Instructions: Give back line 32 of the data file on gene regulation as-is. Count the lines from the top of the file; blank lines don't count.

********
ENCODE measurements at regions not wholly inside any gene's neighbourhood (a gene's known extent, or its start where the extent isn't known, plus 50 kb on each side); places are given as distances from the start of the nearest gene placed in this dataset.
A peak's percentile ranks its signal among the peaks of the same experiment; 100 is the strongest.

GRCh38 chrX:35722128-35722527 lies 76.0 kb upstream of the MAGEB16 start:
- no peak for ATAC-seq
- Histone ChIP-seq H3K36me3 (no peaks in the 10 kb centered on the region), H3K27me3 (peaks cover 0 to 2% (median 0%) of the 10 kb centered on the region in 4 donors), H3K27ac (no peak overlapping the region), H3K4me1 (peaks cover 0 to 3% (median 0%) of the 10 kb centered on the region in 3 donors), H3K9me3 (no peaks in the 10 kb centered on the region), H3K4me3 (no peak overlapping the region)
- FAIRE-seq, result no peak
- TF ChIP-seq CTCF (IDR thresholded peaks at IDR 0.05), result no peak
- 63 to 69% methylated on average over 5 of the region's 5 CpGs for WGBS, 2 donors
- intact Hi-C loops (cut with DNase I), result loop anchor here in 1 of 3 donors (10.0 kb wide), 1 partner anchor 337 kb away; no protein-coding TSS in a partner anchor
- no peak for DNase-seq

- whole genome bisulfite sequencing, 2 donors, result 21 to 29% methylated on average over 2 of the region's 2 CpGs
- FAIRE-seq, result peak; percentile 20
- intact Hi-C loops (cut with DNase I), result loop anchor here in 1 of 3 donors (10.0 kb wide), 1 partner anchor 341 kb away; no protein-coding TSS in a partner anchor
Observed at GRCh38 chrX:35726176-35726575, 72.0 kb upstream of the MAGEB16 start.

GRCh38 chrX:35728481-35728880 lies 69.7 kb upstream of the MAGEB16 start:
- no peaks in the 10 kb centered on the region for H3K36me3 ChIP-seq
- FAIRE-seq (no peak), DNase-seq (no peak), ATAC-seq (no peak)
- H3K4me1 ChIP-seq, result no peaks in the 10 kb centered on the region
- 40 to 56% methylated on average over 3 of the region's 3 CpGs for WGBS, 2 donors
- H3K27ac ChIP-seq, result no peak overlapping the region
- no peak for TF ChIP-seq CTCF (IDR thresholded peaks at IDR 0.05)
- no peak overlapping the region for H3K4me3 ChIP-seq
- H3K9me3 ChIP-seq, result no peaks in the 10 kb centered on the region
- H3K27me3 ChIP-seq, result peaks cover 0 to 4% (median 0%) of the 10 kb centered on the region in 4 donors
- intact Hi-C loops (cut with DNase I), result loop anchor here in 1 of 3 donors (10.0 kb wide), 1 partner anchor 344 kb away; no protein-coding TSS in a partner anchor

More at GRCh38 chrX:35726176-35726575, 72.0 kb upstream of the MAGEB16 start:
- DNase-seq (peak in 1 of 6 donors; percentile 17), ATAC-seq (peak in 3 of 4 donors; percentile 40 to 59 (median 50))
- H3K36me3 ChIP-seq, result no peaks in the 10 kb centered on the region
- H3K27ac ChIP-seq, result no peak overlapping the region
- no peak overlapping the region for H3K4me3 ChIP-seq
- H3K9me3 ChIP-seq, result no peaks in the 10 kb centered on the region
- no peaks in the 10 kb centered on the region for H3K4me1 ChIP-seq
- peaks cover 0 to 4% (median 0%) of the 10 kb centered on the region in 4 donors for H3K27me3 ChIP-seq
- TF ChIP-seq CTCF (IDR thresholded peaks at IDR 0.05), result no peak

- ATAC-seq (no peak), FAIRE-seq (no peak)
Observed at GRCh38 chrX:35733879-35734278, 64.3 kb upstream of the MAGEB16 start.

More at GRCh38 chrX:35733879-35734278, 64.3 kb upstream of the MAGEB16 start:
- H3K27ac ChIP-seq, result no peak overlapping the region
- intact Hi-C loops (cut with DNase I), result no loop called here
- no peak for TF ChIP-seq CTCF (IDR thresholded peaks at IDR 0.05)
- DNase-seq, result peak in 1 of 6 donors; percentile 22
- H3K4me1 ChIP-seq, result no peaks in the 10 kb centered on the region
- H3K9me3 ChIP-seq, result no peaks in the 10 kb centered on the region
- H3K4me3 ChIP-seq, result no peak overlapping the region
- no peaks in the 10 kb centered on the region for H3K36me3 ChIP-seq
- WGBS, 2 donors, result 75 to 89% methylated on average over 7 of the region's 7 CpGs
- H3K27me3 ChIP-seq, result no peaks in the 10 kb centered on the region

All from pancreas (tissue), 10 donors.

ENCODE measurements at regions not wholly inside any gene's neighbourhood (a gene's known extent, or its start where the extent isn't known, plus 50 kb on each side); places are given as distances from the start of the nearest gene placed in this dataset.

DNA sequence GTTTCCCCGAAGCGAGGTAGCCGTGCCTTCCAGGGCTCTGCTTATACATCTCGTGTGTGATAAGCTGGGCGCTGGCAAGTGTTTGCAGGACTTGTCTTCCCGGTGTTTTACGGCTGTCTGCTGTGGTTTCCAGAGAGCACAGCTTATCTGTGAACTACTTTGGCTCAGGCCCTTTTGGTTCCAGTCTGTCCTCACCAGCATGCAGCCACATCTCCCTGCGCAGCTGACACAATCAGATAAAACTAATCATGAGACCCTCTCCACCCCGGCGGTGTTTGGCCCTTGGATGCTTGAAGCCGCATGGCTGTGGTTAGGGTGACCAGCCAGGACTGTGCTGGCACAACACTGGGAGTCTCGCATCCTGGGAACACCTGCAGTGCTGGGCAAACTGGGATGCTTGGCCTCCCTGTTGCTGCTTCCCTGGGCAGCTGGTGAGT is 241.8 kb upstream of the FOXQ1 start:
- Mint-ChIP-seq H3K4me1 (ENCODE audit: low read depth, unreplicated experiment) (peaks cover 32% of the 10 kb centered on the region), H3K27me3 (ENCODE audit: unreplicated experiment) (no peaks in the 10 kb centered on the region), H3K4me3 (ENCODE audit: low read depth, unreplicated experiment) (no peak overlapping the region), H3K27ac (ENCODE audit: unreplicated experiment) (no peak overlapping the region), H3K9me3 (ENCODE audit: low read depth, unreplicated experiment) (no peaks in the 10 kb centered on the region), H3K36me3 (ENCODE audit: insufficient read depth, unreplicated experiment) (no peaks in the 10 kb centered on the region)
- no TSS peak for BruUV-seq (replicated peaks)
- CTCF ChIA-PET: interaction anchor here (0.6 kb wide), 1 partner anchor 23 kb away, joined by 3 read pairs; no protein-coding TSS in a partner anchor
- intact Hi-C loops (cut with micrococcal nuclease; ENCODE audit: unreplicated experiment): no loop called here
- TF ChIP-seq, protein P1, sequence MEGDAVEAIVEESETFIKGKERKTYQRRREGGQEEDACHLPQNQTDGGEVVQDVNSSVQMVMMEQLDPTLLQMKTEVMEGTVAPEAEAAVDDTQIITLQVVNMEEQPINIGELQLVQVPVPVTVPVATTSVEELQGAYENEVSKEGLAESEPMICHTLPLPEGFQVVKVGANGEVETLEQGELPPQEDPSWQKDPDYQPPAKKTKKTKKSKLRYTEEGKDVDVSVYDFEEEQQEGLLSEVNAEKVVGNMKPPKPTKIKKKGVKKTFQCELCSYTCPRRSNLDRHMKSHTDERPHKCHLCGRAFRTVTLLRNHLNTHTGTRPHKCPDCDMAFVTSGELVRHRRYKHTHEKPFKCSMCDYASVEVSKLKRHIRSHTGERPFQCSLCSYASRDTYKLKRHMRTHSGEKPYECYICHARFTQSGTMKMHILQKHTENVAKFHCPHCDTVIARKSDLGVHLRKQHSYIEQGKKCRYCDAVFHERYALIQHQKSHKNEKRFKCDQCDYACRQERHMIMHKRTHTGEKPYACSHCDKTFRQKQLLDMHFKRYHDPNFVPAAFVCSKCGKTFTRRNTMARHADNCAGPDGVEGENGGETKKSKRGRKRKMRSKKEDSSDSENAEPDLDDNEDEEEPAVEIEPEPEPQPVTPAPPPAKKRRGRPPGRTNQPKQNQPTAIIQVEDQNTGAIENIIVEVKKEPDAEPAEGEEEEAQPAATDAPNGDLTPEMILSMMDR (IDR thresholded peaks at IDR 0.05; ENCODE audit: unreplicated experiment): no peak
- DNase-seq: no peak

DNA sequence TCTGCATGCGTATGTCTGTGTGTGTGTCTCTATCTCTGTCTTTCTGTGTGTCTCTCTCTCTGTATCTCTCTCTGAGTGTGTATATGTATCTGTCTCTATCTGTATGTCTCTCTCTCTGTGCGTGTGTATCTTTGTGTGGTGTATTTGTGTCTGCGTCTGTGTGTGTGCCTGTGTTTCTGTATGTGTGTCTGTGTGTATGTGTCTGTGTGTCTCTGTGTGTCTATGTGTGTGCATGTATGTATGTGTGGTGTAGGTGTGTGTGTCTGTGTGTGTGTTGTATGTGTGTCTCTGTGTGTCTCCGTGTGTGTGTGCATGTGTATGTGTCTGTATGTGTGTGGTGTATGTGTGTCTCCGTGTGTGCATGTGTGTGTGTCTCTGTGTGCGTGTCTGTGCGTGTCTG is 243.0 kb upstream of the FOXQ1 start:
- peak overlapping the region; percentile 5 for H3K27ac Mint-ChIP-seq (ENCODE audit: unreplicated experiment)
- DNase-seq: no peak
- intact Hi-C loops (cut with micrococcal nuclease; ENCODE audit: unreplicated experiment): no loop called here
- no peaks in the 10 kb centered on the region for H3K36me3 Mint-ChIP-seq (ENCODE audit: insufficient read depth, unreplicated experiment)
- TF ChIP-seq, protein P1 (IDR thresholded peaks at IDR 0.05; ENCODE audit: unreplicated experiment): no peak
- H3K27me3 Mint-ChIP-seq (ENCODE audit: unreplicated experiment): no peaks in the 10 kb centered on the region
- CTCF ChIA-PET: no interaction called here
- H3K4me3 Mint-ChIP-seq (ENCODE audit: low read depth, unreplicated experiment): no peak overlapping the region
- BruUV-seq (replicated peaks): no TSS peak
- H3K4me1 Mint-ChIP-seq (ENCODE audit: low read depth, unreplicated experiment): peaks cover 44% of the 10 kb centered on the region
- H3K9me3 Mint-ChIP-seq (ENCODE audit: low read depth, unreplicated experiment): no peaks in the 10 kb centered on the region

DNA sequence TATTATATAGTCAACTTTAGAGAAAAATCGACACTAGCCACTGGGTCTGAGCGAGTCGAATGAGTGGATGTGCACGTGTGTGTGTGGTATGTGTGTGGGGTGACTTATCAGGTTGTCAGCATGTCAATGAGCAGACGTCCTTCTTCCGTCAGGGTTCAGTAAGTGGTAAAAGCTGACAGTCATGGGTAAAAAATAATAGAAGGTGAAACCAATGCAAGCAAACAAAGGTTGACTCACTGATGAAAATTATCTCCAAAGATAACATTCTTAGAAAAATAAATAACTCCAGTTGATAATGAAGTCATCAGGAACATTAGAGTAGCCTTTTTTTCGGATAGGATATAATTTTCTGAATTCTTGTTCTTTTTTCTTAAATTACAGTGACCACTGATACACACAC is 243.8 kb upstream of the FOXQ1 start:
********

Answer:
- no peaks in the 10 kb centered on the region for H3K4me1 ChIP-seq